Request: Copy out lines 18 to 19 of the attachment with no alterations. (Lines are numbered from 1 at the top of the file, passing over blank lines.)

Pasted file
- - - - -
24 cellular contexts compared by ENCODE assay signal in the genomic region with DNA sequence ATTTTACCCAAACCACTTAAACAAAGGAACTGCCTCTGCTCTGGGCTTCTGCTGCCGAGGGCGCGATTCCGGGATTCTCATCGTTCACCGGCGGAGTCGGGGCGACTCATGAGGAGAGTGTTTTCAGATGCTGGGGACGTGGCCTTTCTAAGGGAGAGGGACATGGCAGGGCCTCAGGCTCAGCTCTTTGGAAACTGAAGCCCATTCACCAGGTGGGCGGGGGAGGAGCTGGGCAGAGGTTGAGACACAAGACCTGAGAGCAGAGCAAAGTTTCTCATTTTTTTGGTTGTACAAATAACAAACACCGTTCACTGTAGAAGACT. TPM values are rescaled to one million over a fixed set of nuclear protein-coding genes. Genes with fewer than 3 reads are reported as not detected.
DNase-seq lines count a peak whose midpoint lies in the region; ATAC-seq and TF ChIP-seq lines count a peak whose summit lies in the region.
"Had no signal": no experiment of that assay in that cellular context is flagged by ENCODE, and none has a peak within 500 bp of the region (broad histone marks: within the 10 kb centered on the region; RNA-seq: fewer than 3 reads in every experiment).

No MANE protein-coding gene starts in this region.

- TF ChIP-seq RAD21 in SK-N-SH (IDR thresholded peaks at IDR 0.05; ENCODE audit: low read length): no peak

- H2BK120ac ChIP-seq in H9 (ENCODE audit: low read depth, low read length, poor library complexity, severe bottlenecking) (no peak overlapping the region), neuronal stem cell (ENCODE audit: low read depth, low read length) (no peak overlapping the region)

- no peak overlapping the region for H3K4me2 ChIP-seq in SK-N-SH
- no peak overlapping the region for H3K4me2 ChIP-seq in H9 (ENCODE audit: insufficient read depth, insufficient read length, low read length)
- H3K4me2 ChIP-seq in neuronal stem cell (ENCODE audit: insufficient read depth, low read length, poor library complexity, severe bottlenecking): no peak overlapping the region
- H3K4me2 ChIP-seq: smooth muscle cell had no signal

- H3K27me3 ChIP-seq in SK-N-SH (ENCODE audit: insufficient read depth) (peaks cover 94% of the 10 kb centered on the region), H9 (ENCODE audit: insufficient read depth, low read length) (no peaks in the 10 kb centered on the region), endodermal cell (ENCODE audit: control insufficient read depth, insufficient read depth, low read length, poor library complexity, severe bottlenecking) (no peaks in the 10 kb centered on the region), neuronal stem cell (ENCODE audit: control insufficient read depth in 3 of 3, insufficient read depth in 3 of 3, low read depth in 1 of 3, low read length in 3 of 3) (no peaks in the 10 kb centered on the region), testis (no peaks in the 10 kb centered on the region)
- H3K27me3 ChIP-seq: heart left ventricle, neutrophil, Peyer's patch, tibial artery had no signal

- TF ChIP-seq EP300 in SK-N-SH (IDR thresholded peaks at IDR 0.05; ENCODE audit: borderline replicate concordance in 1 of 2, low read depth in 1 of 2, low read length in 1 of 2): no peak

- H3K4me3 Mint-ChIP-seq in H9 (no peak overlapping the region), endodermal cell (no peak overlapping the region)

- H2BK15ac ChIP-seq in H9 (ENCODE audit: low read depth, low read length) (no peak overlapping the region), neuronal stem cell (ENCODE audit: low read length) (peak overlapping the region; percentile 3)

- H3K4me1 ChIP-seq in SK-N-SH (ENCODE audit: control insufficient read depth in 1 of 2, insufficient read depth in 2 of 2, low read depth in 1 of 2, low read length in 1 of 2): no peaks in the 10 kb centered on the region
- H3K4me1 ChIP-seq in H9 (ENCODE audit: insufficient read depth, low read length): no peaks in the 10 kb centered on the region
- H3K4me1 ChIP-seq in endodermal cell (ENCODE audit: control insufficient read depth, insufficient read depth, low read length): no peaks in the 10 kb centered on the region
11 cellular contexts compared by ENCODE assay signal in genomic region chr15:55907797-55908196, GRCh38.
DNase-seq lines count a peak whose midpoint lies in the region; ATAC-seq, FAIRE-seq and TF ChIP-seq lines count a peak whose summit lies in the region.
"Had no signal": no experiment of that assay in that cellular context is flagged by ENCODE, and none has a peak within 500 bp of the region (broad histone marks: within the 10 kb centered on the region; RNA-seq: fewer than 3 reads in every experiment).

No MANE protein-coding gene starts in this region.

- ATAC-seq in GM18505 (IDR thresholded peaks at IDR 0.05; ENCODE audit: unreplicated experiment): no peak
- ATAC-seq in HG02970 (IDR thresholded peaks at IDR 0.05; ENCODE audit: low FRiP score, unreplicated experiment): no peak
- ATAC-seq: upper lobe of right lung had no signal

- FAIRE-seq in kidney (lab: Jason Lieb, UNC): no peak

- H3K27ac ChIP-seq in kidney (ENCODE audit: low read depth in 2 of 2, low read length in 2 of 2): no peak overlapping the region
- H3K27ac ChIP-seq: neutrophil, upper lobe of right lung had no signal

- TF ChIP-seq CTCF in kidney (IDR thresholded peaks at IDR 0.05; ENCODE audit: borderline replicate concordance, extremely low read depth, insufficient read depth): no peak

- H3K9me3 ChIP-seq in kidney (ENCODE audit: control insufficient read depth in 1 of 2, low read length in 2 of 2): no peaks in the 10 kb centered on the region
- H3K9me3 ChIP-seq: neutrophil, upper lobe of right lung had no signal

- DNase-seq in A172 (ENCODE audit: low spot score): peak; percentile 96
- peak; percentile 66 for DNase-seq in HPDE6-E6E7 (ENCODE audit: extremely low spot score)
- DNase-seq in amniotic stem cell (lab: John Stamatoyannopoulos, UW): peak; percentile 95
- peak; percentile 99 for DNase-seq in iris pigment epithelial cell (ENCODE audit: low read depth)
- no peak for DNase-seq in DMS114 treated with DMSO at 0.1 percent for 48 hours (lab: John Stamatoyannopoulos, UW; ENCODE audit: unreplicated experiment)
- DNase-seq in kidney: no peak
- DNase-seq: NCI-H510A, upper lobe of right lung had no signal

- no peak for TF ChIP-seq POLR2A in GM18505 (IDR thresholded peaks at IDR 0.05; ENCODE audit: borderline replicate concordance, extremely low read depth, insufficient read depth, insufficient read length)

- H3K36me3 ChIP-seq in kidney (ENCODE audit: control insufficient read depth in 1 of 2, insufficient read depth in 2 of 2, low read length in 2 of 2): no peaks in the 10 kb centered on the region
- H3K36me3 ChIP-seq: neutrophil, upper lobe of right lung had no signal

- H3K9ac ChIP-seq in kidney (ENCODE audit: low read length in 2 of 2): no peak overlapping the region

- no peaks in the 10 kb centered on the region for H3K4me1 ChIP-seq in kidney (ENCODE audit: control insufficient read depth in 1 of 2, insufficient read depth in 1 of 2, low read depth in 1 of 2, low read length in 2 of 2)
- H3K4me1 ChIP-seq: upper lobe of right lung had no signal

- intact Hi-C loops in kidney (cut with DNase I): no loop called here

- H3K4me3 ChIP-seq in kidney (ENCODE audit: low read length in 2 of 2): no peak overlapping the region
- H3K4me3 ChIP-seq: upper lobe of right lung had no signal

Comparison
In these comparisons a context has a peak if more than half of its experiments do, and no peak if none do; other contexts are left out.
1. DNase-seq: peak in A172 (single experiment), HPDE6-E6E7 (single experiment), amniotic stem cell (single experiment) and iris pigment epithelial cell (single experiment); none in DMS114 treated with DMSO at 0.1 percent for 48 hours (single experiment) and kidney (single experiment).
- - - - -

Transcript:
- H3K4me1 ChIP-seq in endodermal cell (ENCODE audit: control insufficient read depth, insufficient read depth, low read length): no peaks in the 10 kb centered on the region
11 cellular contexts compared by ENCODE assay signal in genomic region chr15:55907797-55908196, GRCh38.